“Are you out of your mind? Christine was here almost all day yesterday. Why the hell would she need to leave a flash drive with instructions on a sticky note? Does she leave you notes a lot? You know she prefers to talk face-to-face. And she’d just upload the files to the server! Oh crap, the server!” Bill starts tapping the keyboard again. “Anyone can leave anything at reception. What time did it happen, exactly?”

“Well, I don’t know. It was evening and I was about to leave, then Yvonne said that someone had left me an envelope with a flash drive. She was on her way out for a bite, but she didn’t see who it was. I came back, tried it on Anna’s laptop and on Christine’s, then — well, you know the rest.”

“Dwight, you understand that someone — ” the tirade is interrupted by a mobile call. It’s the CEO. “I’ve got a bad feeling about this….”

“What’s up? Why aren’t you at your desk?” inquires the short-tempered CEO.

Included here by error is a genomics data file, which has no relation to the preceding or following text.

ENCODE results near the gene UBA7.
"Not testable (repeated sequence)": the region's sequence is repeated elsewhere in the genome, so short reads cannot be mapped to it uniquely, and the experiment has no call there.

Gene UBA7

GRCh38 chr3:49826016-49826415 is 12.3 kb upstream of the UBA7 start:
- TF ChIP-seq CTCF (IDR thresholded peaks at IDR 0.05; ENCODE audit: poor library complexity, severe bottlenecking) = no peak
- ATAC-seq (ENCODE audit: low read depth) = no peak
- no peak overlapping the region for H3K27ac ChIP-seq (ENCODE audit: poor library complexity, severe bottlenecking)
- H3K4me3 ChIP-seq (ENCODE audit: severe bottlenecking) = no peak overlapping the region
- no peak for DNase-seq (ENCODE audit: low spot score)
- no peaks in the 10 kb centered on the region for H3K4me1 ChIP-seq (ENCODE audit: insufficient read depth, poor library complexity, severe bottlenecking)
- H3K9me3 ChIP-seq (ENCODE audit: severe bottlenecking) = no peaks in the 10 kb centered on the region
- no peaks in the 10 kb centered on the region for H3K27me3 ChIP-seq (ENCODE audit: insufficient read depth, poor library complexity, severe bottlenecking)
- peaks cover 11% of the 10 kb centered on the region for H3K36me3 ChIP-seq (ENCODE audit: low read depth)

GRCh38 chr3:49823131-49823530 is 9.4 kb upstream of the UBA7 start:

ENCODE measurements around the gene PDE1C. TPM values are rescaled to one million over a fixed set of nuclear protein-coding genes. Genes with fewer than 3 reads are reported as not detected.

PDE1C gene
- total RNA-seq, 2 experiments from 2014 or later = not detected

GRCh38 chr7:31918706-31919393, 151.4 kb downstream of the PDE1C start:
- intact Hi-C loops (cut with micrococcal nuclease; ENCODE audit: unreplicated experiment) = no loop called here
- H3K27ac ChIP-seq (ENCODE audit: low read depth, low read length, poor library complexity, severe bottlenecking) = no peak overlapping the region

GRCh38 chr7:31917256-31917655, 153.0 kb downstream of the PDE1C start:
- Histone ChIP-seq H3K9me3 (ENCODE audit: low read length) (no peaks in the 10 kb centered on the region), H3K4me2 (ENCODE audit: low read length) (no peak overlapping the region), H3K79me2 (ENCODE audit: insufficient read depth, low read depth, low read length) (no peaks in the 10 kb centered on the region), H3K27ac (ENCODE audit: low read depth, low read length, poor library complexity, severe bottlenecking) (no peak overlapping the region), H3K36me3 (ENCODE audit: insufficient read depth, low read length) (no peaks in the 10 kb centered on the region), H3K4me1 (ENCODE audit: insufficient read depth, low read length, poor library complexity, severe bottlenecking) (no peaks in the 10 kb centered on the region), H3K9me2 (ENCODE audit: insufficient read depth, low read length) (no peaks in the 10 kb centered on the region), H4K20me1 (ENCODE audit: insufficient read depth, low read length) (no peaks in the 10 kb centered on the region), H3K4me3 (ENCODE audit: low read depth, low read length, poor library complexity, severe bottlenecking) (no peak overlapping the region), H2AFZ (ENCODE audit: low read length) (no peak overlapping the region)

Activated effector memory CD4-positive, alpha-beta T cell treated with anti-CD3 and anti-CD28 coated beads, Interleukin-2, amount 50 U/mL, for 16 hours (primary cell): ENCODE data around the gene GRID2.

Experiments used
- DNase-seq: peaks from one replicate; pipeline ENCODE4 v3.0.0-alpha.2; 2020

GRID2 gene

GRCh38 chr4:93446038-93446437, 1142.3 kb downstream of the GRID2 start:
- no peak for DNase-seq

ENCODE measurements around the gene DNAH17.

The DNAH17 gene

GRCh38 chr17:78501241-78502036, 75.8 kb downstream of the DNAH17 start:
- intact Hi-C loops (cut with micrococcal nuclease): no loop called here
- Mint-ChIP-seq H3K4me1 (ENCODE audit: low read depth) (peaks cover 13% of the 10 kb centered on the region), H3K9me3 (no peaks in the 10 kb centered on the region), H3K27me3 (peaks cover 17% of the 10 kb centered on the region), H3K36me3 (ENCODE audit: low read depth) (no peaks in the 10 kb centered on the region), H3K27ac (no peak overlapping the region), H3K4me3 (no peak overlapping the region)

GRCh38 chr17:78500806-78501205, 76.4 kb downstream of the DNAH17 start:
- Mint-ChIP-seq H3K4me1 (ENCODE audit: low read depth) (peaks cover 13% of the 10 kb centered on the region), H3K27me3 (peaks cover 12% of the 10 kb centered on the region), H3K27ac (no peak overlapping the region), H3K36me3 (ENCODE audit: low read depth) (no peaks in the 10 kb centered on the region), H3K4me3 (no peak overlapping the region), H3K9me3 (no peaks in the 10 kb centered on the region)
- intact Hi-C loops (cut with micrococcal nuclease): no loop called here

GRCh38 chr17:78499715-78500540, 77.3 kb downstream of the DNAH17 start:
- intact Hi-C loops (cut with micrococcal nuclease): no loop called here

“Sorry, the designers have a problem. Someone left a USB flash drive — ”

“Forget the designers,” interrupts the CEO. “I just got a call from Österberg & Jones. Their website has been seeding viruses since last night. We’re the only other people who had access to the site — for updating banners. I need proof it wasn’t us. Assuming it wasn’t us.”

“Umm. Who was it who had access?” asks Bill, growing cold.

“Don’t know, exactly. A couple of Web dev guys; they did the site. Maybe Dwight. Christine for sure — it’s her client, and you know she loves having control over everything.”

“Mmmm…here’s the thing…” Viktor’s voice suddenly drops. “Actually, I think it was us.”